I wrote this article for The St. Charles County Womens Journal Magazine in Missouri. It appearedin the August/September issue. I got such tremendous response I decided to re-post it for you. Enjoy!
Lose weight, gain weight, lose it again. How many times have you started your diet over? Do you find the decision to get away from fast food or cigarettes just doesn’t hold up to the test of time? You slip, you fall, you just eat and say, “What the hell.” I am speaking to the general population of people who are healthy. I cannot answer to folks who might have issues with genetic conditions, hormonal imbalances, etc. I am talking about healthy men and women who struggle with weight all their lives.
There are more components to dieting and being successful forever than we might imagine. Still we understand the diet has to be livable and not too restrictive. We know to exercise to insure success. We’ve heard about changing the environment and developing habits in 21 days. We’re realistic about what we expect. We track our success and journal our diets, but we still fall off the bandwagon and after 6 months have put on all our weight. So, what’s up with that? Why is it some people cannot keep their weight off? Since I’m infatuated with the brain, I decided to look there for deeper understanding. As I looked into a the science of the brain I was amazed to learn several things.
The parts we are going to focus on are listed below:
- Prefrontal Cortex. This part of the brain does the executive functions. It mediates and tells us good from bad, right from wrong.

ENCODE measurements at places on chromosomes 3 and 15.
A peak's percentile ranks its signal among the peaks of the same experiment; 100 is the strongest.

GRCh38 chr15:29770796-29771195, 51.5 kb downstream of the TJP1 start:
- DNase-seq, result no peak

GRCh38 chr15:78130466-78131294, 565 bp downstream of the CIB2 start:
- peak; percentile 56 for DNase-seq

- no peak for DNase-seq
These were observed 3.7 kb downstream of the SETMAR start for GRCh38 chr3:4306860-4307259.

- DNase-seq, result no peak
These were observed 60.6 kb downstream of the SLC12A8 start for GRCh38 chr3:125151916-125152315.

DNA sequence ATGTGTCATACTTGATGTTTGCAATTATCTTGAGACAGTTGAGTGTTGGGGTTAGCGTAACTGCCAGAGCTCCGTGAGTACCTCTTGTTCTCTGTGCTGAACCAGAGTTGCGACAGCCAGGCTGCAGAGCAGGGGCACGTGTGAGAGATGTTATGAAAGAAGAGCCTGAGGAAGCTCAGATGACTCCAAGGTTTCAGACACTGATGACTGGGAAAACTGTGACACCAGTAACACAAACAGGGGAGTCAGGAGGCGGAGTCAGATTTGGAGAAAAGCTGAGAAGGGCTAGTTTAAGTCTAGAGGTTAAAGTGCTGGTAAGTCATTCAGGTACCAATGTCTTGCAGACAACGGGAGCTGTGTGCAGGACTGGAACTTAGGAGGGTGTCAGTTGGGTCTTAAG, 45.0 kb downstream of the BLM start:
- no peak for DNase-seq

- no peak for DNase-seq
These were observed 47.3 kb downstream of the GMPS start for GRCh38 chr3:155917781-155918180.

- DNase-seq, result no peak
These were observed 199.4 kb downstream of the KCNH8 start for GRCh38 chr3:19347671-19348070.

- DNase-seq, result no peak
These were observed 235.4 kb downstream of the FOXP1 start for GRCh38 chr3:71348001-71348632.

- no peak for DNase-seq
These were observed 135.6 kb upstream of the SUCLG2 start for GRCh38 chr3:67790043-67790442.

- Cerebral Cortex. This is the grey matter all over your brain. It certainly is the one we can consider our conscious mind.
- Amygdala. This part of the brain captures emotion memories. Have an experience and this registers the emotion attached to it. Next time you have the experience — same emotion.
So, you start a diet. Your cerebral cortex works out the logistics and a plan to get it right this time. The prefrontal cortex wired to the cerebral cortex is behind the decision 100%. It knows the foods are bad for you, the extra weight is bad for you and the right choice is to get it under control. The messages flow between the two areas. Then you run into a glitch. There is a trigger — something outside yourself that makes you lose control. There is an emotional response to something that shuts you down. Without realizing it you put on the brakes.
That emotional center (the amygdala) is running in 5th gear, and it’s on its own. The anatomy of the brain is working against you here. The amygdala isn’t wired to either the cerebral cortex or the prefrontal cortex. It has no way of learning their logic and besides it is an emotional cauldron not interested in hearing that this is a good diet. There is not access in the brain for the amygdala to stop emitting the fear and anxiety surrounding this new venture.
I suppose you would continue with your diet if the emotional responses were joyous and loving, but it seems that often isn’t the case. For some reason what you are doing elicits the emotion of fear or anxiety and what you’re trying to accomplish is driven right out of your head. Science shows us that there needs to be a re-wiring of the brain to help the brain — not the mind — to understand there is not fear or anxiety related to what you are trying to accomplish. Finding this back door isn’t easy, but you can make a change. The only way is through psychotherapy or with repeated sensory experience.